I confess that I use to subscribe to a belief that has been debunked recently. I would advise my clients to do the same. I believed that one should shut down the kitchen & not eat or drink calories 2 to 3 hours before going to bed. We all know that sleep is one of the cornerstones of a healthy existence. If your sleep suffers, your other healthy life linchpins (nutrition, stress management & fitness) might suffer too. I didn't see any point in eating or drinking right before going to bed because how many calories do you need to sleep? Also I thought that eating and or drinking before bed would promote weight gain.
If your sleep suffers, your other healthy life linchpins (nutrition, stress management & fitness) might suffer too.
It's not important when you consume your calories. Let's say you consume an average number of calories: 2000 to 2500 calories. You could save around 250 calories for your bedtime snack. I'm not giving anyone the green light to eat and or drink like it's his or her last meal on Earth. Incidentally my last meal on Earth would be a grilled cheese sandwich on sourdough bread. If they didn't have grilled cheese, I would gladly indulge in french toast. Between pie & cake it would be a toss up for my dessert. On the other hand if your car is full of gas when you get home, you can't park it in your garage & refill it with gas immediately. That sounds like something Dr. Phil would say, but it's true.
If your car is full of gas when you get home, you can't park it in your garage & refill it with gas immediately.
What should I avoid eating or drinking before bed?
1. Avoid caffeinated drinks such as regular coffee & tea. Be careful with decaffeinated drinks. The FDA requires that drinks labeled decaffeinated be 97% decaffeinated. The other 3% can be a significant amount of caffeine. Hot chocolate (any chocolate for that matter) has caffeine too. Most but not all root beer is decaffeinated.
2. Protein bars often contain a lot of caffeine. Always read your food labels.
3. Check your ice cream, yogurt & other dairy products. You might be getting a little caffeinated surprise.
4. Alcohol might help you get to sleep, but it makes it harder for you to get into a deep sleep.
5. Some fancy bottled waters contain caffeine. Believe or not bottled water consumption passed soda consumption for the first time in 2017. The average American consumes 39.3 gallons of bottled water each year compared to 38.5 gallons of soda each year.
6. Avoid fatty & spicy foods. Fatty foods take a lot of time to digest & can disrupt your sleep. You also run the risk of heartburn because these foods cause your sphincter to relax. Stomach acid builds up in your esophagus. You don't sleep as well.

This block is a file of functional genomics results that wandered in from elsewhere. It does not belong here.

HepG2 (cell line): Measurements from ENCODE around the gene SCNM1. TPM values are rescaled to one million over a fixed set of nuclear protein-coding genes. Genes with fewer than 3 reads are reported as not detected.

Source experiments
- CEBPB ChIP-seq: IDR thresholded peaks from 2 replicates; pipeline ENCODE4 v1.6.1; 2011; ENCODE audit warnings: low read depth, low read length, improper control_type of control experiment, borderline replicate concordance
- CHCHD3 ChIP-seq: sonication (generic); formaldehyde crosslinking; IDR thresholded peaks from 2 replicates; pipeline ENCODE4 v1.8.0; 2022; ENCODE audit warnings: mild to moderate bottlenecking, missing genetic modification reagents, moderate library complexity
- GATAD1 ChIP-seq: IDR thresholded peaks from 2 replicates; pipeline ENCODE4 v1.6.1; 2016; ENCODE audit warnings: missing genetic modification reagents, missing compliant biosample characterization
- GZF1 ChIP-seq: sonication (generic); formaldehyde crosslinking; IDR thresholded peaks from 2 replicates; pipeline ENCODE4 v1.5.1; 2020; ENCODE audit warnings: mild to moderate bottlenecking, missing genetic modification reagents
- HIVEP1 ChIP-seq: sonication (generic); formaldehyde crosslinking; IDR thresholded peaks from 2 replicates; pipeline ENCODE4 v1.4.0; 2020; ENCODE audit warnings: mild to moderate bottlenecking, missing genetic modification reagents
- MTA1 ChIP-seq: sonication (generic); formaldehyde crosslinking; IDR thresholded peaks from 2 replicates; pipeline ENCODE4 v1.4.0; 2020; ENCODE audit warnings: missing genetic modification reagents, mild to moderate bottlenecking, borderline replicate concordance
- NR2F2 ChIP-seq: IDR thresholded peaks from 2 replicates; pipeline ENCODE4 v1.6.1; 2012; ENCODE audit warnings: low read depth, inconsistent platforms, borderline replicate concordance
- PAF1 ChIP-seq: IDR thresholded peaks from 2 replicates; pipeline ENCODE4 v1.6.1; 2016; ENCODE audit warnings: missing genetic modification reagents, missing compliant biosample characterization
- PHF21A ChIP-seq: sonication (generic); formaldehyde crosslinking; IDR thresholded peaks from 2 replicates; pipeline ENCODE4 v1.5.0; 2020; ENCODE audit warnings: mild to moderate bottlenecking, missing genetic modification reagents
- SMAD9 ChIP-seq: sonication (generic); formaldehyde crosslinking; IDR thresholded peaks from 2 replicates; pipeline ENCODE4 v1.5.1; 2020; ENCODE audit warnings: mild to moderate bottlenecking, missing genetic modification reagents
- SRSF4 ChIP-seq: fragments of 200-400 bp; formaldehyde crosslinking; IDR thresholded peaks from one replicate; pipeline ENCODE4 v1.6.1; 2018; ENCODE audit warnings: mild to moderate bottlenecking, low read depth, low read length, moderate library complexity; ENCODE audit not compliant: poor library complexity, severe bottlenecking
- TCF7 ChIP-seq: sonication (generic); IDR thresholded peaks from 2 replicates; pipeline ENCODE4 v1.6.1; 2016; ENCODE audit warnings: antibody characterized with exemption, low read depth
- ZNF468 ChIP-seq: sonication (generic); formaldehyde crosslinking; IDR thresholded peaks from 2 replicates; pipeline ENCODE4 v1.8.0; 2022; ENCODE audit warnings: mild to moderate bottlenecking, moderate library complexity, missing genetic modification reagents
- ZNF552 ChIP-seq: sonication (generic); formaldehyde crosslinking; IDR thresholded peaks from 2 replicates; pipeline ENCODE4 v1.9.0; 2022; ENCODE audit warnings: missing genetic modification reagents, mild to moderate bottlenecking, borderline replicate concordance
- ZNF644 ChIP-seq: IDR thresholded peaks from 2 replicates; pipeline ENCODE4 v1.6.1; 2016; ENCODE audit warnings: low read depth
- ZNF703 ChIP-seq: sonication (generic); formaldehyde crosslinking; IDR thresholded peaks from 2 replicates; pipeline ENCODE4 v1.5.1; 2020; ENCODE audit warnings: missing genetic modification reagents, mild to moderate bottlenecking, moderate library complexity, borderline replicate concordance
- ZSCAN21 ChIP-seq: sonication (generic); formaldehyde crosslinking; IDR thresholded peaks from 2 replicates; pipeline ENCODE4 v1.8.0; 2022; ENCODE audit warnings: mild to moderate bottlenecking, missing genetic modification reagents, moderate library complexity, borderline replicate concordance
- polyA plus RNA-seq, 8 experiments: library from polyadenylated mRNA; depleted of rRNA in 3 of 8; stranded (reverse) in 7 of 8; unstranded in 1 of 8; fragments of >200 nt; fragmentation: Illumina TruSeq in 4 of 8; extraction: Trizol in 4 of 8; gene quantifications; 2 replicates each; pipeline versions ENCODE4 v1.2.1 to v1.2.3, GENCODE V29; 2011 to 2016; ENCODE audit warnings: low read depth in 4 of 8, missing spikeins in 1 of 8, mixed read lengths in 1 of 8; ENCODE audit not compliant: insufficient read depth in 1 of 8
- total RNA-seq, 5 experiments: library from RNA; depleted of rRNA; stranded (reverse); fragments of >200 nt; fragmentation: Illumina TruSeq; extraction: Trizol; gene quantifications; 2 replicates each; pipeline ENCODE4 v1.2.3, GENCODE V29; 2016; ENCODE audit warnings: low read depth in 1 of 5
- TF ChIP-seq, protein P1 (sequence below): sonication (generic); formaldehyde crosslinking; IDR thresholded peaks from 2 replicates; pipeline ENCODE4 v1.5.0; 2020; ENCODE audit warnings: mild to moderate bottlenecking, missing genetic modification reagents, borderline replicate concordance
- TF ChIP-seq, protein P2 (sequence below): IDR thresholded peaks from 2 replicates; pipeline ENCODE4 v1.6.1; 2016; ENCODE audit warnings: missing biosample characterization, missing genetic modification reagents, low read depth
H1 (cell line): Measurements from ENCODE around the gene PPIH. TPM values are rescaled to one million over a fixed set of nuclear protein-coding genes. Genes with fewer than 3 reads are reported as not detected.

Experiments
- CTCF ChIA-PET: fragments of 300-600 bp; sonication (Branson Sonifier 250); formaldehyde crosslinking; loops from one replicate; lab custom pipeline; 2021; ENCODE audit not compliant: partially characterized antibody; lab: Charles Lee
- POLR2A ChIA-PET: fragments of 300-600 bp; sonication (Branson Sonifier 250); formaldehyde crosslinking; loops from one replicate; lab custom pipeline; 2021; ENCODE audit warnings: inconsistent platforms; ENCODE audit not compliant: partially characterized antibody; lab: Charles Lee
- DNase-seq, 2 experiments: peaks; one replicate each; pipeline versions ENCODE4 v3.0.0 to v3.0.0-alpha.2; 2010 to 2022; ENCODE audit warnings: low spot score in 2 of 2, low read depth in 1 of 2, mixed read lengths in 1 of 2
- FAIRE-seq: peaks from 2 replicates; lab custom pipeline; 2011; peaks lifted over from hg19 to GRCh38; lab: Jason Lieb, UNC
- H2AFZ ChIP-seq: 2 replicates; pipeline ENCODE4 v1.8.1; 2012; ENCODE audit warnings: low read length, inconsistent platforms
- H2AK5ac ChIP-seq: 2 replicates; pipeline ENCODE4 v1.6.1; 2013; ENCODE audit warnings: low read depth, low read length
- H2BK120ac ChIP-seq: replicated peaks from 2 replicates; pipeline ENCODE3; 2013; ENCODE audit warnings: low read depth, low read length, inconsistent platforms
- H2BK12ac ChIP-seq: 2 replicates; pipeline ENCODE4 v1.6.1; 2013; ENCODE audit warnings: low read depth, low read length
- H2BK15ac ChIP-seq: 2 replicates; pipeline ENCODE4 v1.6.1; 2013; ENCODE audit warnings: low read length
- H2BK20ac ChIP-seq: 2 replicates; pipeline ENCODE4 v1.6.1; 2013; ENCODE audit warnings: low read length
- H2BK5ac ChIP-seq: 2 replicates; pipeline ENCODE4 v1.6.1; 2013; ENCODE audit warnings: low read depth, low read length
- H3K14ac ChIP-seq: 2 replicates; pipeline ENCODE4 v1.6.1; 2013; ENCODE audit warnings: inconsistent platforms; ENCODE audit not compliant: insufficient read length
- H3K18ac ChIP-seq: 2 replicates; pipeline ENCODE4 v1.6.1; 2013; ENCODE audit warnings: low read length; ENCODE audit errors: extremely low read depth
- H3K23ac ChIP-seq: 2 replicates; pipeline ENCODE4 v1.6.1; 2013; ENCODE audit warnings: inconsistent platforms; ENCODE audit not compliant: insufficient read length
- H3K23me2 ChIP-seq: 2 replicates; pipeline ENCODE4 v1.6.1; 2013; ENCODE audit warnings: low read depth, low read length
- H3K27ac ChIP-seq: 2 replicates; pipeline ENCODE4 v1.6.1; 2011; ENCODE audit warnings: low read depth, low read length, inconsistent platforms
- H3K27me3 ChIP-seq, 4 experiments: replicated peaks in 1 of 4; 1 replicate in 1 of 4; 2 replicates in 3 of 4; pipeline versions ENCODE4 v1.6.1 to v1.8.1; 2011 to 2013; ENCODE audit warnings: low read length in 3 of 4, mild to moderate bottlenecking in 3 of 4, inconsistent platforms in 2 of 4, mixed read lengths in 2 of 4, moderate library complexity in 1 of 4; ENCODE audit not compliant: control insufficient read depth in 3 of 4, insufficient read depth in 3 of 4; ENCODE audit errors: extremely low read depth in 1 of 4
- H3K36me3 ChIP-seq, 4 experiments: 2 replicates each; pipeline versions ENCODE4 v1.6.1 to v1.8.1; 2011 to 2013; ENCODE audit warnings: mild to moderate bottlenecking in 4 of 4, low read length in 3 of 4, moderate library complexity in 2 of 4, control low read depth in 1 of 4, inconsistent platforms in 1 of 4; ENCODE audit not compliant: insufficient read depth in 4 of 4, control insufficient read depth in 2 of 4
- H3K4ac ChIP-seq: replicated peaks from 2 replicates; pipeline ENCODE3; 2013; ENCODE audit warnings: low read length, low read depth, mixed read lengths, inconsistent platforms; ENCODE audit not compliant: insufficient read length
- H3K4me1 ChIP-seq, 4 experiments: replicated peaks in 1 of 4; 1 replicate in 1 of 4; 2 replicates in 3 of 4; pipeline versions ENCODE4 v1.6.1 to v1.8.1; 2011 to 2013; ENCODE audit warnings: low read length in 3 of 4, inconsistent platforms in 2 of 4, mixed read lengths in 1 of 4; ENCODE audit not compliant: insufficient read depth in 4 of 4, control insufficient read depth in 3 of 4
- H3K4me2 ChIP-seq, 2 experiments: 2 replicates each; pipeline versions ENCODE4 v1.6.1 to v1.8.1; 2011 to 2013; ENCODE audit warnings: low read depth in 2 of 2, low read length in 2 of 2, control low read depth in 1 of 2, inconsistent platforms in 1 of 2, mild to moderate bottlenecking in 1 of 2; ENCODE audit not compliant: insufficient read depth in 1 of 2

What should I eat or drink before sleeping?
We sleep to rest, repair & rejuvenate. This process requires stability. For example we can't eat a lot of sugar, allow our insulin
to spike & expect to sleep. We need to keep our food hormones, leptin & ghrelin, balanced as well.
Serotonin & melatonin play a critical role in sleep. Serotonin affects your mood as well as your sleep. Most of your serotonin lives in your GI tract. Melatonin regulates your "clock" telling you when to sleep & when to wake. Serotonin produces melatonin.
Your body doesn't produce serotonin, a neurotransmitter or chemical, without tryptophan. Tryptophan, an amino acid, works as a natural sedative or calming agent. You want to eat foods that have a lot of tryptophan. You should also add a complex carbohydrate to your tryptophan mix. Carbohydrates help with the absorption of tryptophan much like vitamin D helps calcium do its job.
In addition to tryptophan, melatonin & carbohydrates, magnesium promotes good sleep. Magnesium helps your muscles relax & reduces your stress hormone, cortisol.
Here are some really good before you go to bed snacks:
1. You can go bananas over bananas. Bananas are a one person gang. Eat a banana & you get all of the good stuff: serotonin, melatonin & magnesium. I would be lying if I told you these banana facts won't turn your world upside down. Did you know that bananas are radioactive? Did you know that bananas are berries? Did you know that each year 1,000 Americans slip on a banana peel and die? Actually that's a fake fact. Click below for more banana insight.
2. Start with Greek yogurt (tryptophan & protein). Add almonds (tryptophan, protein, magnesium & heart healthy fat). Add sour cherries (melatonin).
3. Start with cottage cheese (tryptophan & protein). Add kiwi (tryptophan). Pump it up with pumpkin seeds (tryptophan). Top it off with some honey (melotonin).
4. This sleep inducing combination can't be beat: oatmeal (carbs & melatonin), banana, almonds & honey with a side order of an egg (protein & tryptophan).
5. Finally soy packs a super tryptophan punch. Combine soy with some pineapple which also contains tryptophan & you got something special.
Thanks for reading. Sleep well!